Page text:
3- Strategies for Protecting Intellectual Property Rights Related to Inventions and Research Results
Speaker: Dr. Prabuddha Ganguli, Advisor, Vision-IPR, Mumbai, India

Dr. Prabuddha Ganguli addressed the importance of managing intellectual property rights, and encouraging developing countries to move from defensive practice (which focus on filing) to offensive practices (litigation and management) giving an example of Barr Laboratories strategy which has earned $200 million years by challenging patents it considers breakable, also Barr case against Lilly’s Prozac patent which was settled in January 1999, when Lilly paid Barr $4 million to go away. The speaker shed the light on the importance of computer patenting and business methods an issue that is not present under the Egyptian IP regime giving a good example such as Dell patents concerning their built-to-order competitive advantage.

4- The Egyptian Pharmaceutical Industry – Future Options, Delivering the Future

Speaker: Dr. Magdi Hassan, Chairman of the Egyptian Pharmaceutical Holding Company
The Fourth presentation was addressing the Egyptian pharmaceutical industry; the first speaker Mr. Magdy Hassan Chairman of the Egyptian Pharmaceutical Holding Company, who’ve shed the light on the development in the Egyptian pharmaceutical sector and the important contribution of this sector to the role of innovation in Egypt. Also, he tackled important issues related to the security of pharmaceutical products availed by the local industry; improvement of plants; reasonable prices, the local equivalent for foreign products. Also, he stressed on the issue of training employees and preparing them for the innovative world.

Speaker: Dr. Ahmed El-Hakim, Director, External Affairs and Policy, Pfizer, Middle East
The Fifth presentation was made by Dr. Ahmed El-Hakim Director, External Affairs and Policy, Pfizer, Middle East.; where he addressed key issues in the pharmaceutical industries such as research and development, data protection, and the incentive to innovate. The speaker shed the light on the important role of R&D in the pharmaceutical industry and the reliance on inventions to improve and avail the best pharmaceutical products in terms of efficiency and safety. Also, the speaker shed the light on the important role of the Ministry of Health in availing the data protection to innovative products that provides the incentive for further development of better products.

Fourth Session
Intellectual Property Rights and the Public Policy Domain

Moderator: Mr. Ahmed Abou Ali, Partner, Hassouna & Abou Ali Law Firm Secretary General AEPPI, Cairo
Reporter: Mr. Hazem Fathi, Senior Associate, Hassouna & Abou Ali Law Firm

1- Keynote Speaker: His Excellency Dr. Hassan Khedr,
Minister for Internal Trade and Supply, Government of Egypt, Cairo The keynote speech was given on behalf of the Minister for Internal Trade and Supply, Government of Egypt by Ambassador Adel Saleh, Advisor to the Minister for Foreign Relations. The speech evolved around the role of IPR in the economic development and attracting foreign direct investment. He stressed the fact that IPR contribute to the added value and increase of employment levels. He also spoke about the importance of trademark protection and the role of the Ministry in promoting such protection.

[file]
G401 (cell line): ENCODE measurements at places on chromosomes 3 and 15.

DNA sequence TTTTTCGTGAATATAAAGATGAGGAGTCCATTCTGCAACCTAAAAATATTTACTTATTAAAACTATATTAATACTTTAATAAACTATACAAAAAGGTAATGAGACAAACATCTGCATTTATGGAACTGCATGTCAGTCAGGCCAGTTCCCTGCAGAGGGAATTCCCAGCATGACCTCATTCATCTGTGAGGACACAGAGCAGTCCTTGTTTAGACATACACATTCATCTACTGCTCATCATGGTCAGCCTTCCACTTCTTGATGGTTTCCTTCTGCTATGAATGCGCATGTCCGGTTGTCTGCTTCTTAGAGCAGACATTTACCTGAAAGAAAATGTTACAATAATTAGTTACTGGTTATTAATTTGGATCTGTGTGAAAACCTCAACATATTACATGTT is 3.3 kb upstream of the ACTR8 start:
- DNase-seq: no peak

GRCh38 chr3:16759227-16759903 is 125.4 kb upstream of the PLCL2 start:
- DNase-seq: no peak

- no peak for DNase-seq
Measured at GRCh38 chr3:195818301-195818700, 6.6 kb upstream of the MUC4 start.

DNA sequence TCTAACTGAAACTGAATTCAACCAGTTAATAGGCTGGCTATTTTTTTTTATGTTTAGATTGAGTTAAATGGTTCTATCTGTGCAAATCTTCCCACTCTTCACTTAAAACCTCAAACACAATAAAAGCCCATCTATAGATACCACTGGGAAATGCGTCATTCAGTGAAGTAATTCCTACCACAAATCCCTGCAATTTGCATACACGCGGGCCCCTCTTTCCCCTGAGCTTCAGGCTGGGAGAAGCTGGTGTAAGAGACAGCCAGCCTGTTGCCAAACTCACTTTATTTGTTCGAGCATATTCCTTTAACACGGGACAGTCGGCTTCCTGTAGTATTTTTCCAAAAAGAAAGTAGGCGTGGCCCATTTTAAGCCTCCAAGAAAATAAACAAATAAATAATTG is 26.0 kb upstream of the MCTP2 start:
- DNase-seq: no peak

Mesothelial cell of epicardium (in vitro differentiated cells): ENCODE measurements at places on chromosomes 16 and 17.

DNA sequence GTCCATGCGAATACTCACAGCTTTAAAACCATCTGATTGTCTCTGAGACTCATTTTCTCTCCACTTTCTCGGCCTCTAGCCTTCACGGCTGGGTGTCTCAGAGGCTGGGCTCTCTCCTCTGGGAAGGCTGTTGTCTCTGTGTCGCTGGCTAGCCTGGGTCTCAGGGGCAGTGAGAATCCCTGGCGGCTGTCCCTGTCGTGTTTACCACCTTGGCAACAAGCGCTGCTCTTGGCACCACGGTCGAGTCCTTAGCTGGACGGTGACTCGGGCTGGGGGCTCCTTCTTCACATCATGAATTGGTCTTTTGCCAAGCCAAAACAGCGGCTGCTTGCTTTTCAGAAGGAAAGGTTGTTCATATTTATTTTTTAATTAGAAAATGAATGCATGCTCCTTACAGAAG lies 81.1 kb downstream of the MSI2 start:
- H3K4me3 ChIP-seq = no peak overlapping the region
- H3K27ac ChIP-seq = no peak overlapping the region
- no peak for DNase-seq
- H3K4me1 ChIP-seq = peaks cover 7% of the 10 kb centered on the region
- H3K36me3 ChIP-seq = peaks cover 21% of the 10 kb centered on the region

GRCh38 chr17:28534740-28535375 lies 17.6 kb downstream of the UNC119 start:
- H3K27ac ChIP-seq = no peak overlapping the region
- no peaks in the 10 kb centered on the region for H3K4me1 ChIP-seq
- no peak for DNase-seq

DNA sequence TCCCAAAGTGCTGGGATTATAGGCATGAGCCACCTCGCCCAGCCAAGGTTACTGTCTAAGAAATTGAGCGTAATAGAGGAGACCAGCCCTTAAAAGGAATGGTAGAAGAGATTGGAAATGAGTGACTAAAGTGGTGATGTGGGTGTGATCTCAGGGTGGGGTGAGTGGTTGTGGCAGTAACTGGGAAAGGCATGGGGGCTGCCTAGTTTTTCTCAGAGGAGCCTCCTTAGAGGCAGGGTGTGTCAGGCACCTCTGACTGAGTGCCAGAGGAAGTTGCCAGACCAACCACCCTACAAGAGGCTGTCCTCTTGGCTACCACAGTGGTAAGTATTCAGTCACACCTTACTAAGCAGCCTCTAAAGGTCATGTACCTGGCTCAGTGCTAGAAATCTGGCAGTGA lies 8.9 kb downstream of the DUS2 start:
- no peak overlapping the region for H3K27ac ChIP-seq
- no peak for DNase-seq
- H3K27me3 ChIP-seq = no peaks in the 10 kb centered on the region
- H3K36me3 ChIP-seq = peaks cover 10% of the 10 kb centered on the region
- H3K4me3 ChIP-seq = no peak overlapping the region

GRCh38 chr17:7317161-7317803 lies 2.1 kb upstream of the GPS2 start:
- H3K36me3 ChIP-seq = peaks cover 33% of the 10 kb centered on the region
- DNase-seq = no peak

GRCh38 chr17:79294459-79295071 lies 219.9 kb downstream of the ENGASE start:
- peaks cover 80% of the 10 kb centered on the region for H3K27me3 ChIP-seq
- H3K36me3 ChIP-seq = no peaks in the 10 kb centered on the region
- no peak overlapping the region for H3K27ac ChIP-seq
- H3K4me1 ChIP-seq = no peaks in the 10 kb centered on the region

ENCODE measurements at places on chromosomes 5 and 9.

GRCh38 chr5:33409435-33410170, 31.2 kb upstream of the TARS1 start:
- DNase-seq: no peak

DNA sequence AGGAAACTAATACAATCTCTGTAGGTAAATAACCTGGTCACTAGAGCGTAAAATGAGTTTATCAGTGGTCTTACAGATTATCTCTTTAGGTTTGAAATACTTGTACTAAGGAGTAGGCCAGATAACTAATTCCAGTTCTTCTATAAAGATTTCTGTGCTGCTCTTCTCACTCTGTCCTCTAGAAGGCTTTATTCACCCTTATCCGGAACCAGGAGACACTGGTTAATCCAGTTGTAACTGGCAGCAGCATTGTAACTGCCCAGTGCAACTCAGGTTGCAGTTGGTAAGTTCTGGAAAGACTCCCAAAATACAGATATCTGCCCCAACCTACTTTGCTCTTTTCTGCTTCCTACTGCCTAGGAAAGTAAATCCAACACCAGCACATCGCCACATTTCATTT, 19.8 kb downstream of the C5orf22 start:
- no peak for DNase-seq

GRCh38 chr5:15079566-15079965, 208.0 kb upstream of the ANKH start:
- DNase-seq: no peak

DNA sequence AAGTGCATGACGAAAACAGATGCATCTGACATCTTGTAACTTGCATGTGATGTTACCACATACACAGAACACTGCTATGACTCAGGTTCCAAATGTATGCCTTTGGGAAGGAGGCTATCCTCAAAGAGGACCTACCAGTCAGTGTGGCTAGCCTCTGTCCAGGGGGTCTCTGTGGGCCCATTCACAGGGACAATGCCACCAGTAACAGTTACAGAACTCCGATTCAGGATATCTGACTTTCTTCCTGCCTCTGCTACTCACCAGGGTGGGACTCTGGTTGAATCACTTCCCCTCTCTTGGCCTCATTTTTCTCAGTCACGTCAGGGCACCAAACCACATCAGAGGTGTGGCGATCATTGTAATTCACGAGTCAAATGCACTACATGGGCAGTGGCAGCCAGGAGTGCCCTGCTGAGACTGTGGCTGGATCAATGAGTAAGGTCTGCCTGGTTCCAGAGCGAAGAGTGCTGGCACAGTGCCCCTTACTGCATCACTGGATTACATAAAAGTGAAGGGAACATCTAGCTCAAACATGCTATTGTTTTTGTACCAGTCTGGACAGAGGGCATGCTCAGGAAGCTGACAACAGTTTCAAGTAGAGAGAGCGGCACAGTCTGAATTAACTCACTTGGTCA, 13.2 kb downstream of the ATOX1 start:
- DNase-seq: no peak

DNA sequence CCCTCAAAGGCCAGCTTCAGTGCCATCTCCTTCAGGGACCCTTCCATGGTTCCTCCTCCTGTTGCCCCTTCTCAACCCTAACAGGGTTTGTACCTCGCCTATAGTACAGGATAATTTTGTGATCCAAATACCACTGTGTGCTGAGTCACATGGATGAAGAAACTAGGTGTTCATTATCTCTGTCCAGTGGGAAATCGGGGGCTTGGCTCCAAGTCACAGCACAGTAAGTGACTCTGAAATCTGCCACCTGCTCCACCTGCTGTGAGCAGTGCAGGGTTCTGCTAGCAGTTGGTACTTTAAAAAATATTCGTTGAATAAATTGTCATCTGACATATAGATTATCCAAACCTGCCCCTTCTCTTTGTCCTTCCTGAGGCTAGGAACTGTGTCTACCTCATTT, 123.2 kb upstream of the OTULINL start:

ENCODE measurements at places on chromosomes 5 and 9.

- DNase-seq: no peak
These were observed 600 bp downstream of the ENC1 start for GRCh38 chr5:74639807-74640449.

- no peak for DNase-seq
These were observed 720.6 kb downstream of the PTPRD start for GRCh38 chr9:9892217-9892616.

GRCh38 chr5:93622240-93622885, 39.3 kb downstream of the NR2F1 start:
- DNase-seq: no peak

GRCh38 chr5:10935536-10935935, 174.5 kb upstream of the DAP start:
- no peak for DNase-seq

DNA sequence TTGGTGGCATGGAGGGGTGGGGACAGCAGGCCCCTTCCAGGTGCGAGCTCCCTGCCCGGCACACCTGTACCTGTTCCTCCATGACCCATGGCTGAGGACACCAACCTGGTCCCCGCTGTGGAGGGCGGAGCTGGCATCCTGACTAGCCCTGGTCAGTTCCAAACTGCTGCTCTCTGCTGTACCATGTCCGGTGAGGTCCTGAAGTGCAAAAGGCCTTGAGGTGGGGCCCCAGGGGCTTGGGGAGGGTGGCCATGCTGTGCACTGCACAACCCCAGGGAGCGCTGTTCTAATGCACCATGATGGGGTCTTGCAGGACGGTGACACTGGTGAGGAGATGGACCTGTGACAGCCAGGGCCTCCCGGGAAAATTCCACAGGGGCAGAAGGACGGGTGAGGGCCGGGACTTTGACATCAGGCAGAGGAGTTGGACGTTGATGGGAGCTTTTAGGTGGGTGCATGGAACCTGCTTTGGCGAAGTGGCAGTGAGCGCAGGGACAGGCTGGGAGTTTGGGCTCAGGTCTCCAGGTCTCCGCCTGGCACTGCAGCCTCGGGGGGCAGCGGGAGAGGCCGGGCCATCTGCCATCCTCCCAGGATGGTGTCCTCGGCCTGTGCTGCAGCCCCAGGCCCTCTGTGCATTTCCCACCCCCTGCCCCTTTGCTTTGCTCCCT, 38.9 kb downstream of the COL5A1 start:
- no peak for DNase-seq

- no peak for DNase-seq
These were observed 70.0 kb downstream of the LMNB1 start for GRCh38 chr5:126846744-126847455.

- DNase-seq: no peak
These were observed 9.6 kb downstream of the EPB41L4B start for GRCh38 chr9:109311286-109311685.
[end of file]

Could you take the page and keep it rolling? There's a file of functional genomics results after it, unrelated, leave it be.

2 - Socio Economic Implications of the Evolving IPR Paradigms.
Speaker: Dr. Prabuddha Ganguli, Advisor, Vision-IPR, Mumbai, India

Dr. Prabuddha Ganguli started by discussing the correct time to introduce and enforce IPR laws and the options available to the IPR holder. He also addressed national policy issues (access to basic research, review of patenting system and process, enforcement mechanisms and national taxation system) in patenting with a highlight of key features in patenting biotechnology. Dr. Ganguli later addressed key considerations in IP licensing, rationale and motivation for IP protection and what the institutional IP policy should lead to. Dr. Ganguli argues that IPR paradigm is shifting from protection of private rights to community rights.

3 - Contribution of Competition Law in Economic Growth
Speaker: Mr. Samir Hamza, Helmy & Hamza Law Firm (Baker & Mckenzie), VP, AEPPI, Cairo

Mr. Samir Hamza presented Egypt’s newly adopted Competition and Antitrust Law, Law No. 3 of 2005 and the executive regulations to come into force during May 2005. Mr. Hamza started by distinguishing between free competition laws and consumer protection laws. He then rules out any conflict between this new law and Law No. 82 of 2002 concerning Protection of Intellectual Property as both serve jointly to enhance economic progress and the public interest. On Law 3 of 2005, Mr. Hamza said that the new law opted to utilize the “Per se” rule relying on a 25% percentage of the market as an indication of dominant position. He elaborated that the law does not have an extra territoriality concept, although it can apply to actions committed outside Egypt if it results in anti competition actions or restrict competition or damage competition in Egypt. When addressing the penal section of the law, Mr. Hamza stated that the law does not adopt imprisonment as a punishment but applies financial fines to crimes committed in violation of the law.

4 - Policy Options for Country Branding in Developing Countries
Speaker: Mr. Simon Anholt, Author and Government Advisor

Mr. Anholt continued the discussion on branding by asking the question “what is needed to create a branding program?”. He stated that countries will compete daily with neighbors or blocks and regions for tourism, investments and export sales at the time there is limited business that can go around. He claims that countries that start with unknown or poor reputation will be marginalized. He further argues that if reputation is clear and positive, products made in that country will carry an extra advantage